Jail carpets not being replaced

Essex County Sheriff Richard Cutting

Essex County Sheriff Richard Cutting Photo by Keith Lobdell.

— Moriah Supervisor Tom Scozzafava said he had a solution for the carpet that was in disrepair at the Essex County Jail.

“My suggestion would be that we use our own forces get the carpeting out of the jails and paint the concrete,” he said.

Scozzafava was one of several supervisors critical of a planned resolution offered by Essex County Sheriff Richard Cutting during the Feb. 11 Public Safety Committee meeting to use up to $10,000 to replace carpeting in one of the three cell blocks at the county jail. The resolution did not make it to the floor for a vote.

“These are inmates we are talking about. Why don’t we just pull up the carpet and paint the concrete under it,” Scozzafava said. “I will never vote to replace carpets in the jail.”

Cutting said that the new carpeting was needed because the current flooring, which was installed when the facility was built, was in desperate need of repair. He also stated that the carpeting was needed for safety reasons.

“I am not saying that we want to create a Hilton-like atmosphere,” Cutting said. “It’s not for cosmetic reasons; it is for sound-dampening reasons.”

Cutting said that he wanted to use boarding revenues for the repairs. Committee Chairman Randy Preston asked if the department had made their 2012 revenue estimate.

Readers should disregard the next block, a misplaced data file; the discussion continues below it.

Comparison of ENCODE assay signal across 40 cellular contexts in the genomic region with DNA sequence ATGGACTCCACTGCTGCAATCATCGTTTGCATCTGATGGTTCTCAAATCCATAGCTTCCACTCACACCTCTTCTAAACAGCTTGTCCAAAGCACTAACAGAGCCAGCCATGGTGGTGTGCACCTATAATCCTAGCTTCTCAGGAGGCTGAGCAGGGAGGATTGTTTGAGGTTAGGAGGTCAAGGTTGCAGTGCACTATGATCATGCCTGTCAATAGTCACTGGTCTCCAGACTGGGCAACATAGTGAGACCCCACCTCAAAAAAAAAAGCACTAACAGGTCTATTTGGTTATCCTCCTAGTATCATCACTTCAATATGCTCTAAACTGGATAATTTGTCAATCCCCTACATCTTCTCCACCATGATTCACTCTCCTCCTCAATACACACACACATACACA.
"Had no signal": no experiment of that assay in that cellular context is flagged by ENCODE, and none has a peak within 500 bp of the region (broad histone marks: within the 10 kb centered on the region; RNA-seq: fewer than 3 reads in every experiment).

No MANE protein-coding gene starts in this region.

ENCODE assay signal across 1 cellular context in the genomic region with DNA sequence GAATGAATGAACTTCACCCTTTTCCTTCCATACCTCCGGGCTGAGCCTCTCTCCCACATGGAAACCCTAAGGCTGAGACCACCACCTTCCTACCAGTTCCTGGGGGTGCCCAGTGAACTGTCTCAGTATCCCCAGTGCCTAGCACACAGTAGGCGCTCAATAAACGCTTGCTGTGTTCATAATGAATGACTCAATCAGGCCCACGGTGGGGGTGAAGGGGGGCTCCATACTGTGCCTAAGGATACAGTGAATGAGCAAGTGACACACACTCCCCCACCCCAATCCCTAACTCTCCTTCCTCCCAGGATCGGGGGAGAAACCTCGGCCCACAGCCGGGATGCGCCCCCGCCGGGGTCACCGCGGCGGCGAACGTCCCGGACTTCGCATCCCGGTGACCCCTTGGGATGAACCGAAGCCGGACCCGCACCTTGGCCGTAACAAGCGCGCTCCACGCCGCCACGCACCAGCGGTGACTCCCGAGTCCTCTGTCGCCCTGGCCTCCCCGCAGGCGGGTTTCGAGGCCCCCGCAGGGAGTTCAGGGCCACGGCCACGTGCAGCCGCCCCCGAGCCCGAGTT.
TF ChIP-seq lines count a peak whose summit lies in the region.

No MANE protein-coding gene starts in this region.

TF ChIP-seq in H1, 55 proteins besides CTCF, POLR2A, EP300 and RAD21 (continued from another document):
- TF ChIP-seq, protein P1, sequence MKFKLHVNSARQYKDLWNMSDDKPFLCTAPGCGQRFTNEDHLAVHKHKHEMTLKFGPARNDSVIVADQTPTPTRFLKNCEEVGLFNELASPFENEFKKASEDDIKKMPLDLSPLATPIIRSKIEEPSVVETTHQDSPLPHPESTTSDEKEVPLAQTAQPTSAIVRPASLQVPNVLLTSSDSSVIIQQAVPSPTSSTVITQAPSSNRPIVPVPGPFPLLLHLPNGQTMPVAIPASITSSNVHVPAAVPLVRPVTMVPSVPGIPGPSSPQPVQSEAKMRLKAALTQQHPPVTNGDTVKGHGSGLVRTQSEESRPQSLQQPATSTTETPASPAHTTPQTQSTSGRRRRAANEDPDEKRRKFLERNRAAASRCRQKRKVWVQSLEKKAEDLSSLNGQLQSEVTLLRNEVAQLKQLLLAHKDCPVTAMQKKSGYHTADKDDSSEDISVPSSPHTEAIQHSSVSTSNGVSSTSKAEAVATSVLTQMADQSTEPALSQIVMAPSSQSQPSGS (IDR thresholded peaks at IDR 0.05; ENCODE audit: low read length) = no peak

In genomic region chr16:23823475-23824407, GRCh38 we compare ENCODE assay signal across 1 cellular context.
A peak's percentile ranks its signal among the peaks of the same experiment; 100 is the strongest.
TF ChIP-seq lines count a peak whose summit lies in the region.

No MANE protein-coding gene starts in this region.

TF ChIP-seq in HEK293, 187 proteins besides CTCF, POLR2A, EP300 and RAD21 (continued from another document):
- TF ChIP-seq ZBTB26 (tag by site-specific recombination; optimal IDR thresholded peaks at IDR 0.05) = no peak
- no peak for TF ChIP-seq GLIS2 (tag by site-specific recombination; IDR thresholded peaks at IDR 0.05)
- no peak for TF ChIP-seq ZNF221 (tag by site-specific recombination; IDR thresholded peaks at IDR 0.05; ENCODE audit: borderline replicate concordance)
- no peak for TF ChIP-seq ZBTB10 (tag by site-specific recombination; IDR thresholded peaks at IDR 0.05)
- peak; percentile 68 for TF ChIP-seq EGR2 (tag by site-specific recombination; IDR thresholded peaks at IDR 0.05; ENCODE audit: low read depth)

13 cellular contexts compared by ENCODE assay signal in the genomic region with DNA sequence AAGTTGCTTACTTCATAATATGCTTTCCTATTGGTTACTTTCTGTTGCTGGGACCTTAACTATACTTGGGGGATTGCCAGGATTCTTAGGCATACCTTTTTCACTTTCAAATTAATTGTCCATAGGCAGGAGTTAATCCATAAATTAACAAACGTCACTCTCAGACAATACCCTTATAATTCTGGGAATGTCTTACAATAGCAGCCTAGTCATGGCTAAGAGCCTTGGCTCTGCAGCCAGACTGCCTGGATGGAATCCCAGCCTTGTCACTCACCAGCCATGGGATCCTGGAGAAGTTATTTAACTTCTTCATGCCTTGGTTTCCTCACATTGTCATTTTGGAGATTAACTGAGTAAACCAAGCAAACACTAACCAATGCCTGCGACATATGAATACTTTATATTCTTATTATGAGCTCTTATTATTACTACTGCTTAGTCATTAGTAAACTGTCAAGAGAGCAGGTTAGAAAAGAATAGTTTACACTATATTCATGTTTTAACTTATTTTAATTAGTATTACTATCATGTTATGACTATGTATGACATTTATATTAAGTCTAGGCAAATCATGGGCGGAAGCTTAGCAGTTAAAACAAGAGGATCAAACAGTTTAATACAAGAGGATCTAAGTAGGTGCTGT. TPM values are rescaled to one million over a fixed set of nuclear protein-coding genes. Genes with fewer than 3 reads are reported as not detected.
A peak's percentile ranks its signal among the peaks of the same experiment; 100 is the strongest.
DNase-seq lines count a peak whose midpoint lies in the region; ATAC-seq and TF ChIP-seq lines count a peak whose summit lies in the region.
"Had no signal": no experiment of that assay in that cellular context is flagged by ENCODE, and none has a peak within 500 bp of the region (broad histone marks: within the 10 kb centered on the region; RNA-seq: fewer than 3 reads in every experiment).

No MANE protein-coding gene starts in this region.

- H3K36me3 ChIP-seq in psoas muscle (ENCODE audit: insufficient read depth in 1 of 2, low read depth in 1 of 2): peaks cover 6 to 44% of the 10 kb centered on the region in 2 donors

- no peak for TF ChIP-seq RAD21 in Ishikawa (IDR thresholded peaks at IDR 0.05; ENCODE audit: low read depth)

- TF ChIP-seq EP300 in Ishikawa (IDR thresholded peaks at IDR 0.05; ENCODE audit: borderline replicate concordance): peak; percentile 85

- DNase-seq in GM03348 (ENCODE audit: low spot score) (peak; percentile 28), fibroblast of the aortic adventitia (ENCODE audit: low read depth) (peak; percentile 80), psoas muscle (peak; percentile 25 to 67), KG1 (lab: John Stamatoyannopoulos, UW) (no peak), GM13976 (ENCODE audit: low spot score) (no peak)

“We did meet what I anticipated what we would meet but not the revenue that we were asked to try and meet,” Cutting said. “We are ahead for the month of January. We have a $25-30 million building and I feel that it is in our best interest to keep it up to the best of our ability.”

“My concern is that you are taking money out of something that we do not know if you are going to reach,” Preston said. “Right now, I am not in favor of it. I was a corrections officer for 10 years and the only place that I saw carpet was in the federal prisons and here.”

After no motion was made to bring the resolution to a vote, Chesterfield Supervisor Gerald Morrow said he wanted to know what the committee wanted from the Sheriff.

“You are in an no-win situation,” Morrow said. “When your revenues are up, you get criticized. Now that you are not making, you are still getting criticized.”

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